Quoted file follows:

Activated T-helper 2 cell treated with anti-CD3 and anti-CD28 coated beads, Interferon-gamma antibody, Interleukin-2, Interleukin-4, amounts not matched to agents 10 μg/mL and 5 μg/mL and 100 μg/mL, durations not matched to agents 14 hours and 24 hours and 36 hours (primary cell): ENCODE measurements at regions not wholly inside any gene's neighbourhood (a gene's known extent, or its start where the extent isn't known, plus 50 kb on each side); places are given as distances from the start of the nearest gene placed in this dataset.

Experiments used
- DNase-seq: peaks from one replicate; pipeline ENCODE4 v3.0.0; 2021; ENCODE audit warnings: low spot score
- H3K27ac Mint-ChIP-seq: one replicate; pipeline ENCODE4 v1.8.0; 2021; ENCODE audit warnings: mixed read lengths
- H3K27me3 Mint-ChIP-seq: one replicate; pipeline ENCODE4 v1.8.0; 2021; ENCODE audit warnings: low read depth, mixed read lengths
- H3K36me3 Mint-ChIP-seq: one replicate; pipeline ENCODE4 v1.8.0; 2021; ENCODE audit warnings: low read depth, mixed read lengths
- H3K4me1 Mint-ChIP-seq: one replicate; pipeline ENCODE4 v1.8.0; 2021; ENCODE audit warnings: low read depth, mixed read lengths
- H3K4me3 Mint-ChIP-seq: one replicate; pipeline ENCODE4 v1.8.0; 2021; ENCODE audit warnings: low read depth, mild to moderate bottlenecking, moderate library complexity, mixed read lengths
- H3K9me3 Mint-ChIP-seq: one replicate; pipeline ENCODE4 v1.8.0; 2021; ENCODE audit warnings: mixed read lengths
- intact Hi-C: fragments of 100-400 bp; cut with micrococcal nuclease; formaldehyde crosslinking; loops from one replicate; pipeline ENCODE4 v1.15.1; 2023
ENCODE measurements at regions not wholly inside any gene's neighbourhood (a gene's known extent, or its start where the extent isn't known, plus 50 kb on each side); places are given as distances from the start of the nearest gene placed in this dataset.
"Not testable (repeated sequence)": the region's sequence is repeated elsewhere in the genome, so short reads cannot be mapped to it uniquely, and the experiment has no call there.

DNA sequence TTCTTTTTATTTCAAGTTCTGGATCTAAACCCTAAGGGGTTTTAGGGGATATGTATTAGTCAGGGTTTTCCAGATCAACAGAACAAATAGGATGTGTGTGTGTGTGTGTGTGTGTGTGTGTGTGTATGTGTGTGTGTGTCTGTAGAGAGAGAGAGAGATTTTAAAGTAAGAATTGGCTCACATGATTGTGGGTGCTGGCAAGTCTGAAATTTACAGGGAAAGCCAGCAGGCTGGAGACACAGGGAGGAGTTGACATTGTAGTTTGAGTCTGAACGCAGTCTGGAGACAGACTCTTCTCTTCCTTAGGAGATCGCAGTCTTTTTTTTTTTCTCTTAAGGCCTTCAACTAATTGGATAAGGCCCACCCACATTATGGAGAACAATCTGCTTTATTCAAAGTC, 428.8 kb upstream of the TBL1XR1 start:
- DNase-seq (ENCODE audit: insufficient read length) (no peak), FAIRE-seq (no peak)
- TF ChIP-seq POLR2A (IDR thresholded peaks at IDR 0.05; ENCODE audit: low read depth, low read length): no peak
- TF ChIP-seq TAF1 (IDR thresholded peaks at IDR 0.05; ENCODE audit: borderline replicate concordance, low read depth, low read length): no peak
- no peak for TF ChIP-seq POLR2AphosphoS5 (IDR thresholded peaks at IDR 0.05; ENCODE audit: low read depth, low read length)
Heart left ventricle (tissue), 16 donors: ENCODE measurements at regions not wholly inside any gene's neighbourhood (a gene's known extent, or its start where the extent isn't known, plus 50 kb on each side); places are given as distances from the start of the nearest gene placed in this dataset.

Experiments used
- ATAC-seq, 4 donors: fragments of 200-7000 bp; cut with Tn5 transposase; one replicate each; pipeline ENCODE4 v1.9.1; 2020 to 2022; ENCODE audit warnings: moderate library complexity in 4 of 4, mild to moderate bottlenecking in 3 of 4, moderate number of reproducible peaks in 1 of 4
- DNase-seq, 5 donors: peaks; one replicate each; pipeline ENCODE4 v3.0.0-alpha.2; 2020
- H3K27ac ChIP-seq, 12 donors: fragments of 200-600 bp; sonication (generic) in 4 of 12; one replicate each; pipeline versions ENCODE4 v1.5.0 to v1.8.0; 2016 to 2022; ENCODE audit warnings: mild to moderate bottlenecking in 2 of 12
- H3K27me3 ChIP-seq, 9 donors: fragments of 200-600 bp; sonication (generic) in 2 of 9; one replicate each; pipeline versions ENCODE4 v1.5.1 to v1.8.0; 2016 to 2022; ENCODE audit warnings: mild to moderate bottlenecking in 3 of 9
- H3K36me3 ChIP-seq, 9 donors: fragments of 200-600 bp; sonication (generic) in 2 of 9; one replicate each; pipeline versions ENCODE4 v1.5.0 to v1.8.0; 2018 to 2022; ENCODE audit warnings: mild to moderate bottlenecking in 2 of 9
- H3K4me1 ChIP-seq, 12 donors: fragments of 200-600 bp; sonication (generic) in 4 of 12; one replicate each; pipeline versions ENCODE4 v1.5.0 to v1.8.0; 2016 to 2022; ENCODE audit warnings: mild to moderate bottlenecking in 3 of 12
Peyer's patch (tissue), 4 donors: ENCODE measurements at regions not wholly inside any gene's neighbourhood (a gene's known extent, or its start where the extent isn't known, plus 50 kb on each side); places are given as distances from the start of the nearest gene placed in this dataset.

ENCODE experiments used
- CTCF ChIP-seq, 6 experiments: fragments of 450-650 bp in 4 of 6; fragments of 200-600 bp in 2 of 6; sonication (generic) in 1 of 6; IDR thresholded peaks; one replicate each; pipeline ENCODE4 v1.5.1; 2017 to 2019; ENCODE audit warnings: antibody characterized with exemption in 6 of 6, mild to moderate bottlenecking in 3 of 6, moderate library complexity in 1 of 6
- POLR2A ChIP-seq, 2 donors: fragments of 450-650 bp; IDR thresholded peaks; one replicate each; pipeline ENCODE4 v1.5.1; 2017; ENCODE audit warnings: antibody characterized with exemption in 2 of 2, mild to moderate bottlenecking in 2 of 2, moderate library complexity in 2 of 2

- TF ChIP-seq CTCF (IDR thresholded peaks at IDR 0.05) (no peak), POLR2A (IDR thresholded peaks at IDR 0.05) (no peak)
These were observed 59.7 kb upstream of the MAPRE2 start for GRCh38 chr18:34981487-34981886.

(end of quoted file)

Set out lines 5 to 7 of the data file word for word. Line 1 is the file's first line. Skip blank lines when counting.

- H3K27me3 Mint-ChIP-seq: one replicate; pipeline ENCODE4 v1.8.0; 2021; ENCODE audit warnings: low read depth, mixed read lengths
- H3K36me3 Mint-ChIP-seq: one replicate; pipeline ENCODE4 v1.8.0; 2021; ENCODE audit warnings: low read depth, mixed read lengths
- H3K4me1 Mint-ChIP-seq: one replicate; pipeline ENCODE4 v1.8.0; 2021; ENCODE audit warnings: low read depth, mixed read lengths